Nothing screams a middle aged man writing a teen-targeted comedy like an extended opening gag involving “Netflix and chill.” The subject of the gag in question, the parents (Bryan Cranston and Megan Mullally) of upcoming Stanford grad Stephanie (Zoey Deutch), are about to take a holiday to visit their little girl…and her new boyfriend. Laird Mayhew (James Franco) is a tattoed man-child who stumbled into wealth with an app production outfit, and he wants to marry Ned Fleming’s daughter.
Throughout the setup of Why Him?, every joke is punctuated or predicated on profanity as opposed to punchlines. Franco’s persona makes for effective moments of cognitive dissonance, but only so much mileage can be had out of such a one-note buffoonish character.
The principle relationship in the film is between the odd man of Franco and the straight man of Cranston. This relationship is fine, both actors play the part exactly as they know how, but it is the oldest comedy pairing in the book. The more effective pairing, though, is the Cato-Clouseau relationship between Franco and Keegan-Michael Key, who plays Laird’s eccentrically loyal assistant.
The narrative thrust of Why Him? is the baseline formula of comedy desperately in need for a new angle. The added element of communication breakdown between generations—the only other angle the film provides—is similarly done-before (better) and based on tired stereotypes.
What works in Why Him? are the occasional one-off gag and the supporting performances. What feels tired is everything else. Leaning on crass jokes for support, the film abandons plot and character for lazy gags that feel disparate and forced.
The best comedies utilize character, either a depth of or a self-aware caricature of, to provide meaningful moments of humor and, at times, heart. Writer-director John Hamburg’s previous film I Love You Man does this character work wonderfully, creating one of the best bromances in cinema.
Why Him? goes for a similar mix of humor and heart, as most comedies do nowadays even when it feels inappropriate. It feels inappropriate here, as well. The characters in the film are essentially non-existent, caricatures that could be described in one word (if any). Still, the film attempts to wrap its narrative up in a heartfelt bow that it does not earn, although it makes an earnest effort to make it feel right.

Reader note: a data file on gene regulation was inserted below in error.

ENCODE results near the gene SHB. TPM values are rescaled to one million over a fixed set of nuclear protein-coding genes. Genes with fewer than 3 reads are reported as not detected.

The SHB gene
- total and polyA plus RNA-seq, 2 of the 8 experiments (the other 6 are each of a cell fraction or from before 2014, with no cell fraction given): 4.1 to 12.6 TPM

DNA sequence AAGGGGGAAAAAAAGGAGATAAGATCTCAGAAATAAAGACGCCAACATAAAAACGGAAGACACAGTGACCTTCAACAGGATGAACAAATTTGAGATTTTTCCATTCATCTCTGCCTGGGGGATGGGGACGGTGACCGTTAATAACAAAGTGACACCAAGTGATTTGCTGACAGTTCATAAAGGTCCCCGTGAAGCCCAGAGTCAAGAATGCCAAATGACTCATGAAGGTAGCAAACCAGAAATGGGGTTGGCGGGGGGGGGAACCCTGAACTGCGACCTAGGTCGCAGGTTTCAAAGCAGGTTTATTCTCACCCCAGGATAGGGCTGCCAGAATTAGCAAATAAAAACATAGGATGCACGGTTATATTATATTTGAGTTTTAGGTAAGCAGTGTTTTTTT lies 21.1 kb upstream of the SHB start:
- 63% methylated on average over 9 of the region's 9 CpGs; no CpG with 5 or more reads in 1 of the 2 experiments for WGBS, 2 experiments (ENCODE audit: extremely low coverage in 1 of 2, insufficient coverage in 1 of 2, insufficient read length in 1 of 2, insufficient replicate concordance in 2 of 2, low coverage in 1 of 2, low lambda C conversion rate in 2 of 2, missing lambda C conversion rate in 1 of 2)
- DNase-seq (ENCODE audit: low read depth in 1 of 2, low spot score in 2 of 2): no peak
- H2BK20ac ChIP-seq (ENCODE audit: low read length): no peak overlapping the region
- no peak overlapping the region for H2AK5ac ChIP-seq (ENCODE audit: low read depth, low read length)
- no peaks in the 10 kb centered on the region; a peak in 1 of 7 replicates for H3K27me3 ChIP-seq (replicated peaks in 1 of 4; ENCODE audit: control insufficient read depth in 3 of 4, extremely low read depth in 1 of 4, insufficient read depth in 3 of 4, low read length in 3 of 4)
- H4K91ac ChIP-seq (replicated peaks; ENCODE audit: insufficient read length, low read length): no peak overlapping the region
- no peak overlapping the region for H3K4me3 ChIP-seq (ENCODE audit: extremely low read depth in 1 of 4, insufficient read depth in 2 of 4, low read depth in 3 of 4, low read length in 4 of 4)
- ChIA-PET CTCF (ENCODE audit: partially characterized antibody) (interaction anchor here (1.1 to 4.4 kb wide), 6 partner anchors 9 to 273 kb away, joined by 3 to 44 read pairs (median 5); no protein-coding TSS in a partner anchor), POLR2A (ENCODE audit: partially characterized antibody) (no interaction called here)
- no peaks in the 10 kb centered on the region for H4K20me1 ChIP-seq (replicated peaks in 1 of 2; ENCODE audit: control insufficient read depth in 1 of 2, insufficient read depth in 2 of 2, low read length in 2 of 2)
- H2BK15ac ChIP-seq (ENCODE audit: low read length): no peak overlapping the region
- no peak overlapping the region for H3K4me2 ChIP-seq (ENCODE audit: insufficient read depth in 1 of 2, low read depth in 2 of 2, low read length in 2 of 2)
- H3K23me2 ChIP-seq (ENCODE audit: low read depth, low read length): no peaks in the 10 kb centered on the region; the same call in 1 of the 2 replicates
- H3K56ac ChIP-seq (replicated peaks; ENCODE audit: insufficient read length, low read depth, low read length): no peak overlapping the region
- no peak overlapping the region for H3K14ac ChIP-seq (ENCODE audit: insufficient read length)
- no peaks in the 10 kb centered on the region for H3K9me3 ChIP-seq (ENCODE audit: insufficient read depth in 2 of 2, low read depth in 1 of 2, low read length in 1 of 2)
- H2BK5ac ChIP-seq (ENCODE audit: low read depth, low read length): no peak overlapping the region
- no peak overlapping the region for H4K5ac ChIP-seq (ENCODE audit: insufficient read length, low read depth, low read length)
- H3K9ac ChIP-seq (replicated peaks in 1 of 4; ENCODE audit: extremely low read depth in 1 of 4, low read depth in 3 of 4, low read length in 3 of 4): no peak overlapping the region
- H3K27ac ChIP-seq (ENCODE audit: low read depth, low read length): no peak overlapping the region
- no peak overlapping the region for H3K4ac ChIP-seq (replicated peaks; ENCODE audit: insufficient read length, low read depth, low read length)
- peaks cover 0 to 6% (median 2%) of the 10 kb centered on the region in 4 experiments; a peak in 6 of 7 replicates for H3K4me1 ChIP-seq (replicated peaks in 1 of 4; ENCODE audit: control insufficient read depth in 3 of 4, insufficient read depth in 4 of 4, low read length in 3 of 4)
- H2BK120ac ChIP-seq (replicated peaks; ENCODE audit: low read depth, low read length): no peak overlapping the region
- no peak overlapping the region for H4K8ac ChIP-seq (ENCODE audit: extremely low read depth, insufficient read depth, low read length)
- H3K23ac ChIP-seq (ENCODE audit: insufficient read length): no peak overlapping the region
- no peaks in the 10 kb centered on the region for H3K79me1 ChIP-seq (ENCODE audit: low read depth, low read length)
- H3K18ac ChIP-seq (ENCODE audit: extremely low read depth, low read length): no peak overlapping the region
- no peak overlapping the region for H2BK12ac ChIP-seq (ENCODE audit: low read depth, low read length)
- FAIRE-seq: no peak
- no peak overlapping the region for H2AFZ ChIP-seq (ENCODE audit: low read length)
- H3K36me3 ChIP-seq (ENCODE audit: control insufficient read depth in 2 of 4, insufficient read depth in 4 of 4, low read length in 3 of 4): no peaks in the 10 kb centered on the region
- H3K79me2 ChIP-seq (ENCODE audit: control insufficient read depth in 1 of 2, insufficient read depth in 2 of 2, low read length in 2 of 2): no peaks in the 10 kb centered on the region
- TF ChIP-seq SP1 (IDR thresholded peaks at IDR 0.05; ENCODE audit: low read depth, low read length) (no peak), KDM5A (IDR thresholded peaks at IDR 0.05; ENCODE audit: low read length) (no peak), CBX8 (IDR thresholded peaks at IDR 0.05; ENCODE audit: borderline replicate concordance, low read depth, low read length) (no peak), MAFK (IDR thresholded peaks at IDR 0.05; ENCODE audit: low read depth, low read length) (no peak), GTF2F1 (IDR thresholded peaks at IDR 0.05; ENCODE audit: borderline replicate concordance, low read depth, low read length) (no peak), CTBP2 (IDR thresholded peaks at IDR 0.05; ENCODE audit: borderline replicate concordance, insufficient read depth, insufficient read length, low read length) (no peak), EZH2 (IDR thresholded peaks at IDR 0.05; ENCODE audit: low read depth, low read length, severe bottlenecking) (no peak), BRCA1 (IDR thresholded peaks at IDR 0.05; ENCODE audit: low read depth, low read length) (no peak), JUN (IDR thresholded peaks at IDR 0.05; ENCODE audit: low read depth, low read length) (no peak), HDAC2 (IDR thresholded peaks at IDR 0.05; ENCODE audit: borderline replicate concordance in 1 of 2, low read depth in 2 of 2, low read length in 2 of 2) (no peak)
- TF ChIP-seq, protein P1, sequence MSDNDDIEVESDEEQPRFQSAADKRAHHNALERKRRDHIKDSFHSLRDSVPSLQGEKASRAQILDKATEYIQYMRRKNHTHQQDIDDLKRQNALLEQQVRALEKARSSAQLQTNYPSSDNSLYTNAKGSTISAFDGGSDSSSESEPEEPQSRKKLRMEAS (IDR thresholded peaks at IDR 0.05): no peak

Here’s an example of where the film falls short in this regard. One pivotal moment revolves around the agency of Stephanie and how everything is about her decision as opposed to the decision of Ned or Laird. But her character has no basis for agency in the narrative. She should have agency, certainly, but her character does genuinely nothing during the entire movie. Describing her character with simple adjectives would be a chore. In this instance, she is merely used as a tool to motivate a plot point.
Why Him? takes two age-old conventions of comic narrative and blends them to tepid results. The entire cast, armed with strong performances, do their best to salvage the film from being a series of hit or miss bits, but it simply is not enough. The effort is shown on-screen, but nothing comes together in the end that would make for a memorable comedy experience.
Why Him?: C-
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—Alex Brannan (@TheAlexBrannan)